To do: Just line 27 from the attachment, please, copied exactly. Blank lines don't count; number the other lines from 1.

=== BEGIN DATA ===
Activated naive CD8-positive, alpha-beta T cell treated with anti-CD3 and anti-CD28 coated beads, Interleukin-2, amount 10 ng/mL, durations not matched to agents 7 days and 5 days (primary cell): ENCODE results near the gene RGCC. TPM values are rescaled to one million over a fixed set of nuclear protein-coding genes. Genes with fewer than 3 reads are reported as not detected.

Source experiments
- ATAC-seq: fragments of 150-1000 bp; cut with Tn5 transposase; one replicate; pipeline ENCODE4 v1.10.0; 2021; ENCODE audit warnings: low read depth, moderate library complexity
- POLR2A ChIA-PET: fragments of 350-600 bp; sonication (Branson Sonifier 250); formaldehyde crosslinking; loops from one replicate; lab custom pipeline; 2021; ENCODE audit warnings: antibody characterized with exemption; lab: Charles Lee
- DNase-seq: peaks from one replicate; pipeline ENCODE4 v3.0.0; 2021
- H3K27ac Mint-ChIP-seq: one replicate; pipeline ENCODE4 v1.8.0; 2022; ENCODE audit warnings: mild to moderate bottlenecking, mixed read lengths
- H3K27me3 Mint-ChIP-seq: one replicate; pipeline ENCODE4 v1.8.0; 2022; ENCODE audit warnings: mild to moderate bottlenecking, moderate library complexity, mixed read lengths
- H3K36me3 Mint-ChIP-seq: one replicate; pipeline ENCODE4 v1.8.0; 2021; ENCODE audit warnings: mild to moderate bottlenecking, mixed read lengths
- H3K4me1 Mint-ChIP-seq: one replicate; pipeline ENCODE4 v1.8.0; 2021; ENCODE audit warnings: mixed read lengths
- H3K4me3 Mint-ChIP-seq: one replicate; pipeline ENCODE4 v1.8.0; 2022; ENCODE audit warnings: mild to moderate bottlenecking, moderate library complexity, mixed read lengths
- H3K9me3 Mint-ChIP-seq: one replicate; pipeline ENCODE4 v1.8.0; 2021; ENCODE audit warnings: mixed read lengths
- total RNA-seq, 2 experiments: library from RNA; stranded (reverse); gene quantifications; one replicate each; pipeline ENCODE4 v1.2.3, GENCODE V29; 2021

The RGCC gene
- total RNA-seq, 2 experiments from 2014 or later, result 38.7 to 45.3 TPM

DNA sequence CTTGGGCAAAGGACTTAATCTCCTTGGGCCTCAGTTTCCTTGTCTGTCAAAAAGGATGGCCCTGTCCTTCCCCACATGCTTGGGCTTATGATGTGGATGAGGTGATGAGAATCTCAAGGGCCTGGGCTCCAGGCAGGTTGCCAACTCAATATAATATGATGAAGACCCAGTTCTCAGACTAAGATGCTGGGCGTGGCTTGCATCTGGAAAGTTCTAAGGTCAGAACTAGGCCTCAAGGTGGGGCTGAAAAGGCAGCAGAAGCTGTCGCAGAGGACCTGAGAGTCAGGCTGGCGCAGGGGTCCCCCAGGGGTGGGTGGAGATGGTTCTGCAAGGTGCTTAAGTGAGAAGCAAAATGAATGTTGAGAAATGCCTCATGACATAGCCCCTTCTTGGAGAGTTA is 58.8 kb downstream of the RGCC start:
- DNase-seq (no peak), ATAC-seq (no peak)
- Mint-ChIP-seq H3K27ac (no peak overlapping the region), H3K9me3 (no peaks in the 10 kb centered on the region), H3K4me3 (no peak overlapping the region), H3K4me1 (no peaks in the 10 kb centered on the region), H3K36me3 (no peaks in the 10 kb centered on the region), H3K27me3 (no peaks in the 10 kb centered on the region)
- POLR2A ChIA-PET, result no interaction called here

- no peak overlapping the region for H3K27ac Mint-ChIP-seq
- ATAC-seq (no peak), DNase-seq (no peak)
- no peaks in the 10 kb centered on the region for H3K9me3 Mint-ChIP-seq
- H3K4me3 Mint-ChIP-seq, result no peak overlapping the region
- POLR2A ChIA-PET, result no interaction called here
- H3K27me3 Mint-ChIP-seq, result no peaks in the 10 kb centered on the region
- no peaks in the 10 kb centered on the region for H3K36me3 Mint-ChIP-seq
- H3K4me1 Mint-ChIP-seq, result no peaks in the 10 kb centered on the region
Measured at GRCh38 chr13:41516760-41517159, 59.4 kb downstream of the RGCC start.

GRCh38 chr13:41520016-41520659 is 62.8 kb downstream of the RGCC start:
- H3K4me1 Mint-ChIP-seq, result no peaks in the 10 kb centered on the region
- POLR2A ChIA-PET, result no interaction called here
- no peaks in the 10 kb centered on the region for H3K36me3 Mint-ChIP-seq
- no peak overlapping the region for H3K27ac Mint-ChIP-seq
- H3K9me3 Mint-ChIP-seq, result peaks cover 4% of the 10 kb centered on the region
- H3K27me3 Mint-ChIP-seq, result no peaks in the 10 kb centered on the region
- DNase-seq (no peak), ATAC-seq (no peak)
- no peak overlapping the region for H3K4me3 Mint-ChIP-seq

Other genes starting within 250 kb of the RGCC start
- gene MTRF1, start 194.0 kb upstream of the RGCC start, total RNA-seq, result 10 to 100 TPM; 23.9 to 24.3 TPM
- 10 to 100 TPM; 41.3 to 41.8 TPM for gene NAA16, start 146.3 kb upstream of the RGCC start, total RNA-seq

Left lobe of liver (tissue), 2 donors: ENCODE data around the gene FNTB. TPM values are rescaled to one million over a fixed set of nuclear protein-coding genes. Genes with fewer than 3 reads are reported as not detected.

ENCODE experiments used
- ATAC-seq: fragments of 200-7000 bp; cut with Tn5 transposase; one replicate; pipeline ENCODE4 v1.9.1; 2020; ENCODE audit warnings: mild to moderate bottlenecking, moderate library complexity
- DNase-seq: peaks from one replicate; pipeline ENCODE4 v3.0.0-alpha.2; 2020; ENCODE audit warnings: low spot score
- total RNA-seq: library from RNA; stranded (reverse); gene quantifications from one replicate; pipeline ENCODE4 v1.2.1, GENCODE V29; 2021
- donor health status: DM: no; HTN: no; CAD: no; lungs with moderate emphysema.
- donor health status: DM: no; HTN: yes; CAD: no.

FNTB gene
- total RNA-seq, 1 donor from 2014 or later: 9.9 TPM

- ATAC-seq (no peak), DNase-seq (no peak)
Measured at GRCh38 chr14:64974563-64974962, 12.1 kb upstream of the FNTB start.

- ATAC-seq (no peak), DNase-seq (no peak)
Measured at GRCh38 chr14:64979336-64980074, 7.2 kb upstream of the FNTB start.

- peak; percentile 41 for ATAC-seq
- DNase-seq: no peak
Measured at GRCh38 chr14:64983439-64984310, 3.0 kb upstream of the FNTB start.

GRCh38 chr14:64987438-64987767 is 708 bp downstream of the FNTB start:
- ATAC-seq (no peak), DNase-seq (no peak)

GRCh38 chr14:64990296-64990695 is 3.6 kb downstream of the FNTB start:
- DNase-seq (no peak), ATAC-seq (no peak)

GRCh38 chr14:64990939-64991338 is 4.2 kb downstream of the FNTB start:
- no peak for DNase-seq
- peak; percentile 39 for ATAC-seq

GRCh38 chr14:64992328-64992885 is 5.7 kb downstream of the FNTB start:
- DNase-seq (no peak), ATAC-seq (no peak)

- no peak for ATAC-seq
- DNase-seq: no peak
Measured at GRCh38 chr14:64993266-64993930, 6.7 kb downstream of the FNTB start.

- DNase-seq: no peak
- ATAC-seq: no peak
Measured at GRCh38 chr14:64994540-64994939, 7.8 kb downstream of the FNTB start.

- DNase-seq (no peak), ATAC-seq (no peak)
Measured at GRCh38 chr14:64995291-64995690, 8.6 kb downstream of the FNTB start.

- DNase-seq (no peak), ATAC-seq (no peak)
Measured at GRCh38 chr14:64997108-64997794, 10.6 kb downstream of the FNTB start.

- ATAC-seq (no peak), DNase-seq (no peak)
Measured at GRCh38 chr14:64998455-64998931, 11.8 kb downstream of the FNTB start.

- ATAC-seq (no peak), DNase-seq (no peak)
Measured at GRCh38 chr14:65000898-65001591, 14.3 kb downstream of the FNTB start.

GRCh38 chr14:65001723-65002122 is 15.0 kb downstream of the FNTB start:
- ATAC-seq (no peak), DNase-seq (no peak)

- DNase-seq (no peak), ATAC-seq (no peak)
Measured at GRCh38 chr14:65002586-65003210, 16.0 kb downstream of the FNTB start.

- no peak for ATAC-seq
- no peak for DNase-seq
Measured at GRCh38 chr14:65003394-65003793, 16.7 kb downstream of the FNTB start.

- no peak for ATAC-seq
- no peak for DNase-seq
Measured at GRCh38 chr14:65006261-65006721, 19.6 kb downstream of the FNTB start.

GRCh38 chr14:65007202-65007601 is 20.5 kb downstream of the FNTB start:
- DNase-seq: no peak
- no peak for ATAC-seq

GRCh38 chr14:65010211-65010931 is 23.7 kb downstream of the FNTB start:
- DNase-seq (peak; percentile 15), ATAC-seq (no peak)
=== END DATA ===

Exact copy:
Measured at GRCh38 chr13:41516760-41517159, 59.4 kb downstream of the RGCC start.